Like someone pounding on the bottom of the ketchup bottle....


Sure thing It's less depressing, anyway.

Sorry for going OT.

Bob Wallace

" his apparent attitude toward the Keystone pipeline and such makes me doubt whether he understands the importance and urgency of fixing the CO2 problem."

The American people will not give up their cars without an acceptable alternative.

If PBO prevented oil from being sold he would be impeached on some sort of charge, he would be convicted, and he would be removed from office.

If PBO looks like he's going to cut people's access to oil he will not receive a second term.

That's the reality in which he has to work. President Obama cannot be Super-Green-Man and be president. If he tries that he will be Past-President Obama and there will be a pro-fossil fuel Republican in the White House.

So what can PBO do?

He can increase fleet mileage. (Done.)

He can use some of the stimulus money to get the most efficient cars/trucks off the road. (Done.)

He can use some of the stimulus money to build new EV battery plants. (Done.)

He can establish subsidies for EVs and PHEVs. (Done.)

He can get his EPA to tighten down on utilities to cut their pollution in a way that also cuts CO2 emissions. (Done.)

He can push the military to start moving away from fossil fuels and to renewables. (Done.)

He could have signed a climate change bill.

The House under Speaker Pelosi passed one but Republicans in the Senate blocked it from becoming law, so there was nothing to sign.

I can dig up more stuff if you need it. There are efficiency programs, solar panels on military housing programs, visiting wind and solar plants/installations to help publicize them and other things.

All that said, how about we put blame where blame is due?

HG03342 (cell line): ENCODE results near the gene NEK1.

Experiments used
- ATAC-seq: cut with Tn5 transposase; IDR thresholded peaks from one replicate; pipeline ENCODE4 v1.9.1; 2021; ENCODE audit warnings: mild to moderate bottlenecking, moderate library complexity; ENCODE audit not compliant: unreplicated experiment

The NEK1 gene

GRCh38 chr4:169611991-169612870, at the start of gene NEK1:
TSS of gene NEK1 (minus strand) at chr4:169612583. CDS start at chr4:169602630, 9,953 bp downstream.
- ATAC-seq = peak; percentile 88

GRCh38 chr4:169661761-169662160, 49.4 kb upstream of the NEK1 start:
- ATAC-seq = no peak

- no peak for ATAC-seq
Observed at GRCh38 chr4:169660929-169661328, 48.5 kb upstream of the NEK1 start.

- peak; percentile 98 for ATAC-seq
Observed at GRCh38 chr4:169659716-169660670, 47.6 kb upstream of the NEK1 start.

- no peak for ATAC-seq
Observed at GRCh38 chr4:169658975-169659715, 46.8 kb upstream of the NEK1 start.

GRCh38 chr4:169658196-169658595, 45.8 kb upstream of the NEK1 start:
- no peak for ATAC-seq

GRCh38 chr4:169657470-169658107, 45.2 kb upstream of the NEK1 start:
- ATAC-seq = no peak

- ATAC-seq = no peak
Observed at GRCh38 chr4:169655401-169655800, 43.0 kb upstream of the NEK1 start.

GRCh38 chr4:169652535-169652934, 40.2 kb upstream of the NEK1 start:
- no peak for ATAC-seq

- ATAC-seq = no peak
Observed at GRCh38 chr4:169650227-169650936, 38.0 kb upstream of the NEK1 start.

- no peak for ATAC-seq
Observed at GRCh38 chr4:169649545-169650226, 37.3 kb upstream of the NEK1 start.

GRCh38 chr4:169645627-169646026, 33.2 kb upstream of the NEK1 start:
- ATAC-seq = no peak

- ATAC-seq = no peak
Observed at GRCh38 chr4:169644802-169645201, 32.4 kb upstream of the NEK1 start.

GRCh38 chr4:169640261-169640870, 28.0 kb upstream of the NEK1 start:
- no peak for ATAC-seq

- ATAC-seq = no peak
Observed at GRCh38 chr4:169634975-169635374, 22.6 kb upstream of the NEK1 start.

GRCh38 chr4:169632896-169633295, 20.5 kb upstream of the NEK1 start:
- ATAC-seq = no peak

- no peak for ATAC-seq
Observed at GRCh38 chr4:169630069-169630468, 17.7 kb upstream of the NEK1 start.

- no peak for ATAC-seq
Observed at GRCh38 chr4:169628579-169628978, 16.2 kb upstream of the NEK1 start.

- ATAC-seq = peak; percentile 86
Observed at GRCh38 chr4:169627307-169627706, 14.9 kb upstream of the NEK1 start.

One group of legislators, almost all Republicans, have stopped us from moving rapidly on cutting CO2.

The President of the United States is not the Dictator of the United States. He/she can only work within the limits set by Congress.

Bob Wallace

OK, posted that before I saw Dodger's post.

I'll real it in, but won't say I'm sorry. ;o)

Artful Dodger

I really do like hearing your ideas Bob, and our other brilliant contributors. I'd love to see a semi-permanent series of open-thread-like discussions. The archive would be amazing, given the talents and depth of our group.



I will pay penance for the vagaries of some of my my earlier posts by asking the following:

Does the prospect of an ice free Arctic in the summer brings with it the possibility that SSTs might become warm enough to make a warm core storm - a real Hurricane Haruhi/Gaagii - in some shallow areas away from the GIS, such as the Russian seas and the Beaufort.

Seems to me it's not inconceivable - given:
1) that the high Arctic gets more insolation between late May and the end of July than the Sahara does (I learned that here)
2) that the heated water wouldn't be giving up its heat to melt nearby ice